Practical Action Malawi, a non-governmental organisation (NGO), is promoting indigenous crops in Balaka to help smallholder farmers beat hunger and vulnerability to climate change shocks.
Speaking on Monday during a meeting with community members in the district, the organisation’s project manager Elizabeth Namaona said diversifying and improving indigenous crop production will boost food security among people.
She said: “Local seeds form the bulk of planting material for smallholder farmers that contribute 80 percent of food in the country.
“Of late, hybrid seeds have been highly promoted at the expense of local ones. These farmers are losing the seeds and have challenges to access and sell them.”
Namaona said they want to stimulate a long-term sustainable nationwide market for indigenous seeds to promote the farmers’ rights to grow, save and trade.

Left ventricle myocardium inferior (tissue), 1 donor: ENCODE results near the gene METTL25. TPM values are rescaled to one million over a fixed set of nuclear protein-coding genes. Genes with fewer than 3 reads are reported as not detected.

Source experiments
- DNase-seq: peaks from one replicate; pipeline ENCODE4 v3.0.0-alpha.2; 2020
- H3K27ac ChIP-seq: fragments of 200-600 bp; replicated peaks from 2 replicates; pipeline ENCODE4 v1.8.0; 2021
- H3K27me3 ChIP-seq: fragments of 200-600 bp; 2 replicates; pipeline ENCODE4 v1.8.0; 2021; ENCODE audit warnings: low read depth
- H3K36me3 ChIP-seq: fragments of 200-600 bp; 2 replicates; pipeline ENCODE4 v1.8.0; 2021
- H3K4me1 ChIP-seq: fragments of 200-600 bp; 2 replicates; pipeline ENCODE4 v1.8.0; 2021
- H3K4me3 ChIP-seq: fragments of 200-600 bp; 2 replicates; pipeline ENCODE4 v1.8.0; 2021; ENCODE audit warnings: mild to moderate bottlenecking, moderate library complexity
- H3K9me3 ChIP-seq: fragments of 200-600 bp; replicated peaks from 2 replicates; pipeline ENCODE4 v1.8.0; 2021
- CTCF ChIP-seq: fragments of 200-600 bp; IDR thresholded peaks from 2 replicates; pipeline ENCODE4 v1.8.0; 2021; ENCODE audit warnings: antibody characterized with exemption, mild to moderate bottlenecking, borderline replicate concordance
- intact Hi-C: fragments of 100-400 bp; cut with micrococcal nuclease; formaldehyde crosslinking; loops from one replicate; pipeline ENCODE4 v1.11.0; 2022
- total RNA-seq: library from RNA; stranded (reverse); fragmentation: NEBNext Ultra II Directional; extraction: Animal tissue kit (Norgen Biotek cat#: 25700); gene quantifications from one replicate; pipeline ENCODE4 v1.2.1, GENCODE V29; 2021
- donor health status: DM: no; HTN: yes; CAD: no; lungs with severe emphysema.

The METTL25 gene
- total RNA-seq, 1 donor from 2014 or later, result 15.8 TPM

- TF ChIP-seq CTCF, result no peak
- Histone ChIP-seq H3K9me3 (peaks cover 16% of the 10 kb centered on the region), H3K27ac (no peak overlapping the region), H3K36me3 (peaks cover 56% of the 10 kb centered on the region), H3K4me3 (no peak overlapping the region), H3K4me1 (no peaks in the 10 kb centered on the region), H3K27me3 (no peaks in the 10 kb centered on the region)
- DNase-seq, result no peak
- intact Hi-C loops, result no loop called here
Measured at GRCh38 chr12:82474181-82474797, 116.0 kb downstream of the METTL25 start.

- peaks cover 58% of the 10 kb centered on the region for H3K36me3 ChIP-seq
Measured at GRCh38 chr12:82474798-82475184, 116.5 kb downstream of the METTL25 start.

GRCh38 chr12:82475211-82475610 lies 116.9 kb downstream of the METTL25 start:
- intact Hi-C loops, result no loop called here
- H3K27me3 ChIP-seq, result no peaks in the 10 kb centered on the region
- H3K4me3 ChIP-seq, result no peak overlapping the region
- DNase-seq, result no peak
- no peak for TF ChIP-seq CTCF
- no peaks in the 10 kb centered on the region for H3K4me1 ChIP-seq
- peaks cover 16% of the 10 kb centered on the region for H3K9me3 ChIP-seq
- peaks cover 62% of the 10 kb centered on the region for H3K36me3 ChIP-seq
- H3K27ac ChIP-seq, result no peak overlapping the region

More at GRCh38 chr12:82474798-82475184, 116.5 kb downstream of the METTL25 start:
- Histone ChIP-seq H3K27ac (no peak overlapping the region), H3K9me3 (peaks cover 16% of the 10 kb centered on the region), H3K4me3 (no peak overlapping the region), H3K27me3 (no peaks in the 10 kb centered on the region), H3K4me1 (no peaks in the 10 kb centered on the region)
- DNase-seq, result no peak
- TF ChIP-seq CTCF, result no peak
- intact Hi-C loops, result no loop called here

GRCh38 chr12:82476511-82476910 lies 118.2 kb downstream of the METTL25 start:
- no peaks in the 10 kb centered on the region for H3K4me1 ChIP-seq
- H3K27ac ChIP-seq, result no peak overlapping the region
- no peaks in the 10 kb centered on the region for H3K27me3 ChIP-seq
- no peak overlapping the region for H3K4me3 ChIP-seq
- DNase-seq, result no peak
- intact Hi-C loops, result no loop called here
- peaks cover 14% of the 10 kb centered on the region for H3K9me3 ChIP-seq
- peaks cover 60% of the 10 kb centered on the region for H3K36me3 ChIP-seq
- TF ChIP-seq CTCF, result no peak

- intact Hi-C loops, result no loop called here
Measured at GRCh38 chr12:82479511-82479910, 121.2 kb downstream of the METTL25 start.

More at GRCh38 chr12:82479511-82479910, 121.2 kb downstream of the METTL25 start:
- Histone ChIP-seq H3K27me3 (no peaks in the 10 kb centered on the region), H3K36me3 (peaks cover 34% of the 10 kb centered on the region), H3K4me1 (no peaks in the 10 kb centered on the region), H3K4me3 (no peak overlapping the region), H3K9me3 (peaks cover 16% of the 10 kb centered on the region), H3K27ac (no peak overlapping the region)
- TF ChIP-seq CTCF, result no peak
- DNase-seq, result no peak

“The crops are key to achieving food security as they are adaptive to local agro-ecological zones,” she said.
Namaona said they will establish farmers’ groups and link them with big seed producer associations recognised by government service providers.
A lead farmer from Mwandama Section in Mpilisi Extension Planning Area in the district, Clement Bonongwe, commended the organisation for the initiative.
“We will access quality and climate-resilient seeds through the initiative,” he said.
The organisation is implementing a Farmer Saved Seed Markets Project in the district with financial support from Innocent Foundation.